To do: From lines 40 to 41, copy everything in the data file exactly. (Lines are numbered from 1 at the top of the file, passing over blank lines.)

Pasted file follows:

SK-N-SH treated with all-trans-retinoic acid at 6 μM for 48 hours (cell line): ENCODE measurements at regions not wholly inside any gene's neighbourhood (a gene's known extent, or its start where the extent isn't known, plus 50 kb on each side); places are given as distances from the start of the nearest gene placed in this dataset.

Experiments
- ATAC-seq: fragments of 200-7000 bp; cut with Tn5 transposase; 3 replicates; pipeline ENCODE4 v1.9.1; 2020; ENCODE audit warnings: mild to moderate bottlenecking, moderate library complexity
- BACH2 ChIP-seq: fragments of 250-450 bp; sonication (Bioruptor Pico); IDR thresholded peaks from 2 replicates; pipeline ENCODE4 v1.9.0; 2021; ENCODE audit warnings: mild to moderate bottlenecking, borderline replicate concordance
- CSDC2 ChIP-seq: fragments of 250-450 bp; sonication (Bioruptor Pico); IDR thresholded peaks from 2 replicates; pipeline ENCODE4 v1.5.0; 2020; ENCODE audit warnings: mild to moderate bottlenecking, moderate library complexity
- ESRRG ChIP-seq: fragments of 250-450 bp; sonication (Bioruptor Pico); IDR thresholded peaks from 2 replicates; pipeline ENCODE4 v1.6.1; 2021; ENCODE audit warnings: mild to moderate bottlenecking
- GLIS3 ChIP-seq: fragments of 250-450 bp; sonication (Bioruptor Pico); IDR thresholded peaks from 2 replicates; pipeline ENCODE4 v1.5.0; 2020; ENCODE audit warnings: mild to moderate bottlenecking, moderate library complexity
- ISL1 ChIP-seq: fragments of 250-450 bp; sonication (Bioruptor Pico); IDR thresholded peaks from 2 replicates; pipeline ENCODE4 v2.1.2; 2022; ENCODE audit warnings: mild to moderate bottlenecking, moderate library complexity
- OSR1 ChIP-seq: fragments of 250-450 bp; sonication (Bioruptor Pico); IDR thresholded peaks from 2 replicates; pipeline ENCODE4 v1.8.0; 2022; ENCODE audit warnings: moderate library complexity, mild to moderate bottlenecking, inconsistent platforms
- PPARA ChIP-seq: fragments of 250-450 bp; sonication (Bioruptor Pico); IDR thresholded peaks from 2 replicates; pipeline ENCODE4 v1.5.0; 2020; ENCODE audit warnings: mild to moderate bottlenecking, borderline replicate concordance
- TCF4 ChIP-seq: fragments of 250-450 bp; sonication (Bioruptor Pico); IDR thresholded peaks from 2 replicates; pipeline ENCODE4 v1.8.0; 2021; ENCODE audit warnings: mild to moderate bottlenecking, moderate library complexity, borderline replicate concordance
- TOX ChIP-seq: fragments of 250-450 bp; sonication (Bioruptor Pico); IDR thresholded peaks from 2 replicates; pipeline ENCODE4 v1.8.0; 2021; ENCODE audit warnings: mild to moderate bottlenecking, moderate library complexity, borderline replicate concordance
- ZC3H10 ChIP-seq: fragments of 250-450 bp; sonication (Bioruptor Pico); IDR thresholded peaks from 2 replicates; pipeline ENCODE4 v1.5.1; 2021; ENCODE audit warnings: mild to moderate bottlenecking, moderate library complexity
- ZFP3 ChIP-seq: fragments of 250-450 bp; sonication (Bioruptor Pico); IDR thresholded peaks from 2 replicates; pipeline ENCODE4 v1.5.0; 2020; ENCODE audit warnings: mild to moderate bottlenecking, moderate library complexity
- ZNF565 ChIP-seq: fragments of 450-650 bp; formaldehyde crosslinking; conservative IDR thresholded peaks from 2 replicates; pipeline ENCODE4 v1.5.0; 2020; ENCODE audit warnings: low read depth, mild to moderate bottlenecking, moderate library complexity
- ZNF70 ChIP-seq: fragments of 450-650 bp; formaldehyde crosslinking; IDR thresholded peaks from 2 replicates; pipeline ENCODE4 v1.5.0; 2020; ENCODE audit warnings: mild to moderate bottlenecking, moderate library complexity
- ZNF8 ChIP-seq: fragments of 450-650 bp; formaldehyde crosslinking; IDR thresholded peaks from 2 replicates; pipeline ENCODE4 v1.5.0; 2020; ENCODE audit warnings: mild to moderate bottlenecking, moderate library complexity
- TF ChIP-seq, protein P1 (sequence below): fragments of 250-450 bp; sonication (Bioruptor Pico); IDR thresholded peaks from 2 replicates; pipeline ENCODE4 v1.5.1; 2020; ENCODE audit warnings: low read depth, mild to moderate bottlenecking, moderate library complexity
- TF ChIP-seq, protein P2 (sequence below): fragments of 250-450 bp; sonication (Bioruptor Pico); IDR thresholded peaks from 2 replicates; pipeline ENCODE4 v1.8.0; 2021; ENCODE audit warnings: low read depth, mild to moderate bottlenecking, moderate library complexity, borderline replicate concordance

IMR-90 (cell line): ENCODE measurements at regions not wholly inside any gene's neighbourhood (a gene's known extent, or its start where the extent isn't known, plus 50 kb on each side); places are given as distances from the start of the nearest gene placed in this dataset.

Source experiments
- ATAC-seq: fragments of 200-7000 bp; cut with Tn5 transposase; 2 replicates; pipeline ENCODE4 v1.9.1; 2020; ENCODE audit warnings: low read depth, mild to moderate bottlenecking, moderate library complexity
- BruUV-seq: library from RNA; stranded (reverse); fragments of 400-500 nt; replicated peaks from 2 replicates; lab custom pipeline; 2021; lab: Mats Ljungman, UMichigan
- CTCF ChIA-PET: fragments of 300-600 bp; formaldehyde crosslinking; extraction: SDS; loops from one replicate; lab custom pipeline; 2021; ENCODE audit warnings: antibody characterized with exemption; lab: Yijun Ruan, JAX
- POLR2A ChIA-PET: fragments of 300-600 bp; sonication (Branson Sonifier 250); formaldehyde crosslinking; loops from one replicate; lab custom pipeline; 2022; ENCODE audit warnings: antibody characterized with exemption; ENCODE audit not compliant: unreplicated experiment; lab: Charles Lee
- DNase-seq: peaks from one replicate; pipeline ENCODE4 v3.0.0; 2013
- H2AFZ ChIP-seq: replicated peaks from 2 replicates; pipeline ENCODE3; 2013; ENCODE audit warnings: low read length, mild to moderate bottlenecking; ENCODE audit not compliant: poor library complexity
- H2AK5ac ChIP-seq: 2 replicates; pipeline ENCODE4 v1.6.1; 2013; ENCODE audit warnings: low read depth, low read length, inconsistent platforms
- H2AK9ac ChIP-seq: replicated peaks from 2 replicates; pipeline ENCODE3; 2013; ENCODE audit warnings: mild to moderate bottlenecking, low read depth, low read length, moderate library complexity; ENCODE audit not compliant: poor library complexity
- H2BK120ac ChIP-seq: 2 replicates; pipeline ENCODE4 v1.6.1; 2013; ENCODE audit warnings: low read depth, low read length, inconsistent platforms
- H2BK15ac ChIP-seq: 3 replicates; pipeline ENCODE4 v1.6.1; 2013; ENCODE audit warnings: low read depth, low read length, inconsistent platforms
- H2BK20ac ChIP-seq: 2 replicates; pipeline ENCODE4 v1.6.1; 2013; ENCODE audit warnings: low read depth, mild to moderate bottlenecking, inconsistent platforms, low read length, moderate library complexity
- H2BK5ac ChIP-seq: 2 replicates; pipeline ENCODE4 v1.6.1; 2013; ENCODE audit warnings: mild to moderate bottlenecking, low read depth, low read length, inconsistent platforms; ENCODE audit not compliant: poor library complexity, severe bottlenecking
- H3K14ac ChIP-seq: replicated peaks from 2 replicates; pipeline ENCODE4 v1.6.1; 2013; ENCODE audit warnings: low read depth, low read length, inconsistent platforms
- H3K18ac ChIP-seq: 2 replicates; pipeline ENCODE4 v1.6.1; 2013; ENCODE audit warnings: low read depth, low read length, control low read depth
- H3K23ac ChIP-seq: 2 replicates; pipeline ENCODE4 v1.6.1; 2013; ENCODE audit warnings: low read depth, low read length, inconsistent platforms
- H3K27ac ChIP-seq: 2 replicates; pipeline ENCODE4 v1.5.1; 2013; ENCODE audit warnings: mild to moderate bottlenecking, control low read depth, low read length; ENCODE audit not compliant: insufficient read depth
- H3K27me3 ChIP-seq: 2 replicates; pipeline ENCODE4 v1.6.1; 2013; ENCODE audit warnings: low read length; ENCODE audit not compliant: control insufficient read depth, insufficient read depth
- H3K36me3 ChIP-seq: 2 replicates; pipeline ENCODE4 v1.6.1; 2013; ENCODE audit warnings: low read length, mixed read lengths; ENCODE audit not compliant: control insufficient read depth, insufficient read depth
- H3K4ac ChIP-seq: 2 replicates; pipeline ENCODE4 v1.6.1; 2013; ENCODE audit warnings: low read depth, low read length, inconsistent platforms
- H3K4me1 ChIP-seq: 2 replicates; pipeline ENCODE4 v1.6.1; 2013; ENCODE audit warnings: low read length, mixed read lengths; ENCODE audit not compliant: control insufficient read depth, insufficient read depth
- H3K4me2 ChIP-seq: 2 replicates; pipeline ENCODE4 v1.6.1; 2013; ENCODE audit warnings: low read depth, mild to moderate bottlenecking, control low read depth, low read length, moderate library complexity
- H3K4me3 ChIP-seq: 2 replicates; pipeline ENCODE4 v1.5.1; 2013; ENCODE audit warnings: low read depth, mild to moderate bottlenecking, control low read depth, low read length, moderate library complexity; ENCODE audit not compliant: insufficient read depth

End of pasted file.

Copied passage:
- H3K4ac ChIP-seq: 2 replicates; pipeline ENCODE4 v1.6.1; 2013; ENCODE audit warnings: low read depth, low read length, inconsistent platforms
- H3K4me1 ChIP-seq: 2 replicates; pipeline ENCODE4 v1.6.1; 2013; ENCODE audit warnings: low read length, mixed read lengths; ENCODE audit not compliant: control insufficient read depth, insufficient read depth